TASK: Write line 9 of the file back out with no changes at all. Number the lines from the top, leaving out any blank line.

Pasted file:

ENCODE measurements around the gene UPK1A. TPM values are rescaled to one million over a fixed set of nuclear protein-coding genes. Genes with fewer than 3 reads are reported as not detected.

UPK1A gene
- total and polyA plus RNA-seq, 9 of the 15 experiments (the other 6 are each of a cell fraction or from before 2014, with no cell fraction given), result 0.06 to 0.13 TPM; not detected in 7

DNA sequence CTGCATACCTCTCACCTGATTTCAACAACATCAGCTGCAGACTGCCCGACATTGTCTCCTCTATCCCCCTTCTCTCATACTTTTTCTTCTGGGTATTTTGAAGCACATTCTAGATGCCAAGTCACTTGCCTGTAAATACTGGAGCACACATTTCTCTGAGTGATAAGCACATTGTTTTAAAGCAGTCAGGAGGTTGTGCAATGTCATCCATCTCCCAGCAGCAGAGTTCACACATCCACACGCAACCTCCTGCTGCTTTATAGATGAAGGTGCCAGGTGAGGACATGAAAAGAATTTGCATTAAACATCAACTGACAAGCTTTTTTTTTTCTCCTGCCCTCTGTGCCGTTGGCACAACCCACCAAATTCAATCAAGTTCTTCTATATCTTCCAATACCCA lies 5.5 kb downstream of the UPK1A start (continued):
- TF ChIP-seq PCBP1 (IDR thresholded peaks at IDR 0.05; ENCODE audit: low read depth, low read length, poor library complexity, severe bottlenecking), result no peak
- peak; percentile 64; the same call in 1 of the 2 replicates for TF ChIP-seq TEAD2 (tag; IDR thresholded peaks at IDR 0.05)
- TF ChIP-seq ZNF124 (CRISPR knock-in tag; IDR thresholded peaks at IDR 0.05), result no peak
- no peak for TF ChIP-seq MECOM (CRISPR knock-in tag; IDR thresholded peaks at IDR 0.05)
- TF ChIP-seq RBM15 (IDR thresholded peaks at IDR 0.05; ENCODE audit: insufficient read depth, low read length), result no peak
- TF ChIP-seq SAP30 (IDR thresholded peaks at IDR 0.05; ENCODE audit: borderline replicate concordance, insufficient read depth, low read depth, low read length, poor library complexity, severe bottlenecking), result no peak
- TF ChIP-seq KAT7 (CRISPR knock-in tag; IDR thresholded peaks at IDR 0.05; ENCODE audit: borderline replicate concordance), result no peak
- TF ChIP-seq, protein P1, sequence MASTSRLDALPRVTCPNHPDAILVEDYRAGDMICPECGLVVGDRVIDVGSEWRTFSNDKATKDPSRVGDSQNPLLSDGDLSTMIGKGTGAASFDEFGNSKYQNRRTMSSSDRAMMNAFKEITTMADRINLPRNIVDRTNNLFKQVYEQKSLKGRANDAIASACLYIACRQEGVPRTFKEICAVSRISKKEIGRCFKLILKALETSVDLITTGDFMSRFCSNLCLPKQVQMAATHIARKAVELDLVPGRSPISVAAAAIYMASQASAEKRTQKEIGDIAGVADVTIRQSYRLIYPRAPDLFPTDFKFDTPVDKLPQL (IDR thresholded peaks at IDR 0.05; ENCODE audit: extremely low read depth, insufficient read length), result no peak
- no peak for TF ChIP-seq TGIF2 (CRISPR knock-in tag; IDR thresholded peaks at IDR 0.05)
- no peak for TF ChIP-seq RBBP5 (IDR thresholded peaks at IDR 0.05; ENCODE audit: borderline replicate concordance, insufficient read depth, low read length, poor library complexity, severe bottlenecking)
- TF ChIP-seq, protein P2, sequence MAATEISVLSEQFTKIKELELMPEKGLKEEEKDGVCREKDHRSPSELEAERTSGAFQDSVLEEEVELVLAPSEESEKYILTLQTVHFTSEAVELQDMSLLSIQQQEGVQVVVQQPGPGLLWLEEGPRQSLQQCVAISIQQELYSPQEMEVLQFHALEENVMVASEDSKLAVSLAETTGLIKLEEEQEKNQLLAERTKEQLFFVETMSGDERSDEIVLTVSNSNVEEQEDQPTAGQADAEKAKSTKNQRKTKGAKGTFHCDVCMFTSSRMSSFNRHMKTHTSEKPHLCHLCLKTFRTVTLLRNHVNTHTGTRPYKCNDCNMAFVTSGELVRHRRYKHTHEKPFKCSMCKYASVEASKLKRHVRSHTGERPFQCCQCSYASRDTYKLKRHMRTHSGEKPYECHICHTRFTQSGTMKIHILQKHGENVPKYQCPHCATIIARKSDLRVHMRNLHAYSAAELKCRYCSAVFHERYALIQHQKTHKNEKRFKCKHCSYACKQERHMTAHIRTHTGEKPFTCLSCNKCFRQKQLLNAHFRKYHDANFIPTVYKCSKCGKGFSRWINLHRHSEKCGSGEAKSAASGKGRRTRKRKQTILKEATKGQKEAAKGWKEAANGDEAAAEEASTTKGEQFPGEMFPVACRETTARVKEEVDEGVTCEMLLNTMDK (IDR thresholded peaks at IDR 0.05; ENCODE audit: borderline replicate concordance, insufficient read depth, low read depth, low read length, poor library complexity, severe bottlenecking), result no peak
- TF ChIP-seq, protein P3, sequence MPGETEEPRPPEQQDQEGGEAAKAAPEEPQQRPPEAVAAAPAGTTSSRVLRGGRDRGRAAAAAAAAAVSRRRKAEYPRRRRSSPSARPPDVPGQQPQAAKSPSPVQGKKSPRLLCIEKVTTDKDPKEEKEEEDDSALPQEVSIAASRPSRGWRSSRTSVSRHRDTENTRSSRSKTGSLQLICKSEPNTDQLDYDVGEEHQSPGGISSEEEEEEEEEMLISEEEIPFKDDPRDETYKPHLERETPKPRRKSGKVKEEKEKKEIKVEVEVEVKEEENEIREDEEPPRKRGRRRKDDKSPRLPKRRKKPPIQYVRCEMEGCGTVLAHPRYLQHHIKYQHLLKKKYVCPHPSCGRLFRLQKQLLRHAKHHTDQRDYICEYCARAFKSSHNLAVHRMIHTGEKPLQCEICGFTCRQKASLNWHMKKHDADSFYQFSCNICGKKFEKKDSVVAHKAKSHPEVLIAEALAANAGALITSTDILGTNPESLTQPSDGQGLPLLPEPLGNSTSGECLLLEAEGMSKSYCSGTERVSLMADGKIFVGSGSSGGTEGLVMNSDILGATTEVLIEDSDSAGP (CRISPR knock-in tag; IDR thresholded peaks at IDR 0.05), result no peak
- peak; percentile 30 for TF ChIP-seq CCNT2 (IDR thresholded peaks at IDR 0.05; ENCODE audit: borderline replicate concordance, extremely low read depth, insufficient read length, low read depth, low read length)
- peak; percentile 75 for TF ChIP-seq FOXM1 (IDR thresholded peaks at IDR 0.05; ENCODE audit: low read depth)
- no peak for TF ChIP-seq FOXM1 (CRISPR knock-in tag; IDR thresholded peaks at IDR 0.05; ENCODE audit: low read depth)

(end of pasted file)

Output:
- TF ChIP-seq RBM15 (IDR thresholded peaks at IDR 0.05; ENCODE audit: insufficient read depth, low read length), result no peak